Credit: Photo by Kevin Ku on Unsplash

A France-based startup is looking to level the playing field for news publishers by giving them the tools to compete for online memberships.

‘We write the code, you write the content’, reads the slogan of The Newscene, the latest venture by co-founder Konan Kouassi.

Throughout its beta phase, Kouassi has worked with a number of publishers to rethink their approach to memberships. The Newscene does the technical legwork for publishers and it will be taking on more partners upon its public launch in mid-July.

"It will look a bit more like Patreon," he describes, referring to the membership platform traditionally used by artists.

"You go there and build your community, and eventually you put content behind a paywall that only your community has access to.

"However, Patreon doesn’t have the right features to suit every publisher."

What the Newscene offers is a content management system (CMS) which caters for different publisher needs.

For example, publishers can use the tool to launch a newsletter for its members who can also have access to past issues and magazine content like columns, opinions or articles.

"You create your content and start building your membership as you imagine it."

Rather than having some mixture of WordPress, MailChimp and PayPal for site hosting, sending newsletters and handling payments, The Newscene offers a set of in-house tools in one place, purpose-built for membership.

Publishers can use the platform directly or integrate it onto their website.

"It’s a never-ending project where every innovation that appears, you can add it as a feature. Let's imagine our next step might be TikTok, we can add that feature," he said.

In a series of Medium posts, Kouassi outlineed just what he learned from his past (and now ceased) venture with 'Netflix-for-news' style-platform Jrnal.

Key learning curves include some widely-discussed ideas that traffic-based revenue is not working, paying for news is not (yet) an audience priority, and mid-range brands are really struggling.

The result is that the news industry is seeing a gradual shift towards reader-first revenue models, with community membership focus and an opportunity for newcomers to make real impact.

"I’ve seen how bad publishers are with tech," said Kouassi.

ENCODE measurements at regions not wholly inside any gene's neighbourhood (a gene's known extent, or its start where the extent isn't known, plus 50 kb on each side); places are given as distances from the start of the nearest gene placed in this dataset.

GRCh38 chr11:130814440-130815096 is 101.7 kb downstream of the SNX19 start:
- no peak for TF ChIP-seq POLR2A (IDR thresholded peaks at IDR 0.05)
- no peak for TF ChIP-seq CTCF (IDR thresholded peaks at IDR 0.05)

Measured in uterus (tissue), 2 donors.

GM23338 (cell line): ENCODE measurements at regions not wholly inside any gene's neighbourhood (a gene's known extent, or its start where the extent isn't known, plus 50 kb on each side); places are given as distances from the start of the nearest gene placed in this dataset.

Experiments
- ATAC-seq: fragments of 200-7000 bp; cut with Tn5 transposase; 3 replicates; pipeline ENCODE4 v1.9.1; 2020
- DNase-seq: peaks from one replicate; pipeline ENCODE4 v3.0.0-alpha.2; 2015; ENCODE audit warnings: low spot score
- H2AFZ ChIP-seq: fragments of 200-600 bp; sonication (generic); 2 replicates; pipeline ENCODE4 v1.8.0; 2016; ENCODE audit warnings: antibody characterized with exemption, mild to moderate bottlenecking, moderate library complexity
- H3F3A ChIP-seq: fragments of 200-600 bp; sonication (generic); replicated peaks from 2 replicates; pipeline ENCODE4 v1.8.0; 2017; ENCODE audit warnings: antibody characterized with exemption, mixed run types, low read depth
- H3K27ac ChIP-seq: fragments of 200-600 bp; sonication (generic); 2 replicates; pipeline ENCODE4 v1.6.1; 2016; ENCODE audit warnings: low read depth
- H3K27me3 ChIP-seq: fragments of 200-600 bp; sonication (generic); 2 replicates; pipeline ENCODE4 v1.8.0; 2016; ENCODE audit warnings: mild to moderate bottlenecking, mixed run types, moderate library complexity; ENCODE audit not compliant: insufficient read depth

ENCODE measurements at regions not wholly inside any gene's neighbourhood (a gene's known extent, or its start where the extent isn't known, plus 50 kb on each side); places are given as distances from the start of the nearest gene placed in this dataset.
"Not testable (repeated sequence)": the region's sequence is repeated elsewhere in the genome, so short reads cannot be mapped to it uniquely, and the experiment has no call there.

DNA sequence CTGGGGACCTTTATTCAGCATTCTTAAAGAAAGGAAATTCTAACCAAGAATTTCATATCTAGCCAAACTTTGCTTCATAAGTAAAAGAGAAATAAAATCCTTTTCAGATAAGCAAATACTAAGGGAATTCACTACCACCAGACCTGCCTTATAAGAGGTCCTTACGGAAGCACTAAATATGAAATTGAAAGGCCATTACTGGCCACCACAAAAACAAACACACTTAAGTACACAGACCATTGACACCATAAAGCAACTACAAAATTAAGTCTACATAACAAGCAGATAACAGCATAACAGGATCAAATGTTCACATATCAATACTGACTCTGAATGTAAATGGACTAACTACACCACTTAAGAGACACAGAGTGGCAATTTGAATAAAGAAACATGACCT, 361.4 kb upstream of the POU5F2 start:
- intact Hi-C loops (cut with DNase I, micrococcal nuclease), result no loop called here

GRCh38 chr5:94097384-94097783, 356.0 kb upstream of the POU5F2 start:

"Those that were good lost their developers to startups. We can help those publishers succeed and be at the forefront of their readers."

"If you want to replicate The New Yorker’s Stories on Instagram, we can tell you which tools you need to use. But the publishers might not have the knowledge or they might have one developer who is part-time, they don’t have time. We can save you the time, we can try to democratise programming for news organisations."

That is, at a 10 per cent cut of subscription revenue and a £1,000 upfront fee, though that is set to be removed upon public launch next month. The ongoing subscription pricing, however, is fully within the publishers control.

But for Kouassi, it is no surprise that news organisations do not seem to be competing with other online platforms.

“Once you go online and into this crowded place where you are competing for online business with Twitch, Spotify, Netflix, you have to fight with the same weapon.

"You have to make sure your business becomes like a product. When someone says Netflix, you know that’s about movies, series and entertainment. When you talk about, say, Glamour, you know it will be about clickbait, but it’s not clear exactly what it's about. It’s time for publishers to build a business around identity."

It is early days and these features still require some fine-tuning. From a robust back-end, only a limited front-end customisation is available for now. Come mid-July and afterwards, there should be more than a 'watch this space' sign.

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